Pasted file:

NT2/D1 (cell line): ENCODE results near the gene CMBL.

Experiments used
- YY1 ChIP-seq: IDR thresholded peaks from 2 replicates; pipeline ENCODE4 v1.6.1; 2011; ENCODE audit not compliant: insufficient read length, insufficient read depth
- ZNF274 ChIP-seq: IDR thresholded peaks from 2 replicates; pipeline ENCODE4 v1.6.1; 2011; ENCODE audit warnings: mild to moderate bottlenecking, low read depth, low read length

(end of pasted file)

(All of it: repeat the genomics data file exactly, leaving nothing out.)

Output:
NT2/D1 (cell line): ENCODE results near the gene CMBL.

Experiments used
- YY1 ChIP-seq: IDR thresholded peaks from 2 replicates; pipeline ENCODE4 v1.6.1; 2011; ENCODE audit not compliant: insufficient read length, insufficient read depth
- ZNF274 ChIP-seq: IDR thresholded peaks from 2 replicates; pipeline ENCODE4 v1.6.1; 2011; ENCODE audit warnings: mild to moderate bottlenecking, low read depth, low read length